IFN-beta1a inhibits the secretion of Th17-polarizing cytokines in human dendritic cells via TLR7 up-regulation.
IFN-beta, an effective therapy against relapsing-remitting multiple sclerosis, is naturally secreted during the innate immune response against viral pathogens. The objective of this study was to characterize the immunomodulatory mechanisms of IFN-beta targeting innate immune response and their effects on dendritic cell (DC)-mediated regulation of T cell differentiation. We found that IFN-beta1a in vitro treatment of human monocyte-derived DCs induced the expression of TLR7 and the members of its downstream signaling pathway, including MyD88, IL-1R-associated kinase 4, and TNF receptor-associated factor 6, while it inhibited the expression of IL-1R. Using small interfering RNA TLR7 gene silencing, we confirmed that IFN-beta1a-induced changes in MyD88, IL-1R-associated kinase 4, and IL-1R expression were dependent on TLR7. TLR7 expression was also necessary for the IFN-beta1a-induced inhibition of IL-1beta and IL-23 and the induction of IL-27 secretion by DCs. Supernatant transfer experiments confirmed that IFN-beta1a-induced changes in DC cytokine secretion inhibit Th17 cell differentiation as evidenced by the inhibition of retinoic acid-related orphan nuclear hormone receptor C and IL-17A gene expression and IL-17A secretion. Our study has identified a novel therapeutic mechanism of IFN-beta1a that selectively targets the autoimmune response in multiple sclerosis.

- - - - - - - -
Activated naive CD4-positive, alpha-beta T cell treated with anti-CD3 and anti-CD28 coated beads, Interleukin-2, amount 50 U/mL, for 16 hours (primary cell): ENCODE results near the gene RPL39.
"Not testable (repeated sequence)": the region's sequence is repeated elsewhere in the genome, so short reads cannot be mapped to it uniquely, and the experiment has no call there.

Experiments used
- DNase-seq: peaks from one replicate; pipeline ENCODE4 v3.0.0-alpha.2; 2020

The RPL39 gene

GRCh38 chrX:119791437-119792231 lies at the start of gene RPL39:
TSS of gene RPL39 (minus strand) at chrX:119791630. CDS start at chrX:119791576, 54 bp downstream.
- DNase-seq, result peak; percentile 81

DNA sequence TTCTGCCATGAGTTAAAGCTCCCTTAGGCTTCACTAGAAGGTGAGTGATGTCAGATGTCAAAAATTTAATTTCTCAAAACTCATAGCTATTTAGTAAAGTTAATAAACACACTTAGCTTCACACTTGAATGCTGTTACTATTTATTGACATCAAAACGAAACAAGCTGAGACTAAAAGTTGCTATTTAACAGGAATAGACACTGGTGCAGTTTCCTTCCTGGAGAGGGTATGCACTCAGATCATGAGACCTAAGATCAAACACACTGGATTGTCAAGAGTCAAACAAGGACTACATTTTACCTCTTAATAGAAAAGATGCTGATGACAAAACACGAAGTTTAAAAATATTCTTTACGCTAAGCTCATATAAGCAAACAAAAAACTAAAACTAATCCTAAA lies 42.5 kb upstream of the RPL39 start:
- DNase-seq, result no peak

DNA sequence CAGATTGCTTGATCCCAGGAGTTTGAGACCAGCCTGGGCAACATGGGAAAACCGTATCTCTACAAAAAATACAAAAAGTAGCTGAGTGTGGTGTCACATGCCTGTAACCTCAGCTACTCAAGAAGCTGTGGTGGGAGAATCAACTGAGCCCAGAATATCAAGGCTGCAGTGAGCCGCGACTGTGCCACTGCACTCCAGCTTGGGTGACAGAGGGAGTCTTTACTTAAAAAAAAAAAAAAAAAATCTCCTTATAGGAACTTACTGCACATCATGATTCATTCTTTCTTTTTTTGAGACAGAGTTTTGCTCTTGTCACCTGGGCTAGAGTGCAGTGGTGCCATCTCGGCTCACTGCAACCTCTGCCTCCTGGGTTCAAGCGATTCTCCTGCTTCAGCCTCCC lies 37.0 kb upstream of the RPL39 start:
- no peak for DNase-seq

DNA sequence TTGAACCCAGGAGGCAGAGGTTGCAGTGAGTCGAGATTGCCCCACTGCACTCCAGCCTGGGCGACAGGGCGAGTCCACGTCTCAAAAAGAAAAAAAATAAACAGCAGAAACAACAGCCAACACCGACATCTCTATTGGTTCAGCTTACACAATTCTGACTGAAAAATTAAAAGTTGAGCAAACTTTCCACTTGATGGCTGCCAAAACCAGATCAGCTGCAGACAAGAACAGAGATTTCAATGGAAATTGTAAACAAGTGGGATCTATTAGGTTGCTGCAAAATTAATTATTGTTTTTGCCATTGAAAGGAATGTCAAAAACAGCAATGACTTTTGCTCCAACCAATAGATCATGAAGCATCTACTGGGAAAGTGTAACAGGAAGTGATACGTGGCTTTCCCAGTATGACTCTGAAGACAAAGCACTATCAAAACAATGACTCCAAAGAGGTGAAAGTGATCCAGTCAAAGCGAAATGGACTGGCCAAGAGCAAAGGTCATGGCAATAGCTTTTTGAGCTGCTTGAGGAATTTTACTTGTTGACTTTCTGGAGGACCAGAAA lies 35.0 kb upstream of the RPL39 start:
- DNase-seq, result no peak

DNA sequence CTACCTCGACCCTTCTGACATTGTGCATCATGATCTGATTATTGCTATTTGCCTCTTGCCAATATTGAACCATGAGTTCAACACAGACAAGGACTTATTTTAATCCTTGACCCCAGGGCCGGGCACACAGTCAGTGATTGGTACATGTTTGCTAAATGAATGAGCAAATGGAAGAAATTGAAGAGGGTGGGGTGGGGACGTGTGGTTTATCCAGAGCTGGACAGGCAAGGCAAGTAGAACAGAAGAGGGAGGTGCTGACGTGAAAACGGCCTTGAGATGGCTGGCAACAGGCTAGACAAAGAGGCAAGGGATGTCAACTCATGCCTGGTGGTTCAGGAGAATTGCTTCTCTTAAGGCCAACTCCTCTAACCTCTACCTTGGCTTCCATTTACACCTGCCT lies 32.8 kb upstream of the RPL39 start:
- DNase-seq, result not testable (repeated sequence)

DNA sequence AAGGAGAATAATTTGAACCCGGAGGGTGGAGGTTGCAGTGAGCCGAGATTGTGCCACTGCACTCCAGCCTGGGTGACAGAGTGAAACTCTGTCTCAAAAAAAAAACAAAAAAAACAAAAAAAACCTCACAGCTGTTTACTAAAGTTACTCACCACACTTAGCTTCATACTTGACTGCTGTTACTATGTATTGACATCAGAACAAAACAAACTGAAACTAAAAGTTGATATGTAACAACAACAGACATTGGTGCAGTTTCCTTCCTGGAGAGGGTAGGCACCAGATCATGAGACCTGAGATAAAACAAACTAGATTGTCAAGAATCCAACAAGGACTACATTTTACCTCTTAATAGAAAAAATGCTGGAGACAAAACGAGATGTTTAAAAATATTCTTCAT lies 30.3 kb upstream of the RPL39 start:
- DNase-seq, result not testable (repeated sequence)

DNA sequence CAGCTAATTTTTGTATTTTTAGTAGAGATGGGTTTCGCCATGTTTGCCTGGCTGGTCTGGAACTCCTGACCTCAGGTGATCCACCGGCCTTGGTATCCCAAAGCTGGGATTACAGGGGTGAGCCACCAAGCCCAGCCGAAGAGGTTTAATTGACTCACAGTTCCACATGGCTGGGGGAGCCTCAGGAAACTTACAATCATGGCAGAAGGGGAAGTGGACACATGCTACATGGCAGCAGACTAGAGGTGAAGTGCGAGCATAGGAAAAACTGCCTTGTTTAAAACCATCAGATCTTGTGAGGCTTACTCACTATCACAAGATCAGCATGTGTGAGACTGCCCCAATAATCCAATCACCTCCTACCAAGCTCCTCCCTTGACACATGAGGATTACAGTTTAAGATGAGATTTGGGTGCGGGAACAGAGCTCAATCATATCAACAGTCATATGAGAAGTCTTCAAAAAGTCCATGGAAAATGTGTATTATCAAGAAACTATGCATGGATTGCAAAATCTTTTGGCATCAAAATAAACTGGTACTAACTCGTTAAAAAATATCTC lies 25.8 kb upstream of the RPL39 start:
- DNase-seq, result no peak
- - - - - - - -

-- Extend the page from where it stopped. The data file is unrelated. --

Zhang, X; Jin, J; Tang, Y; Speer, D; Sujkowska, D; Markovic-Plese, S
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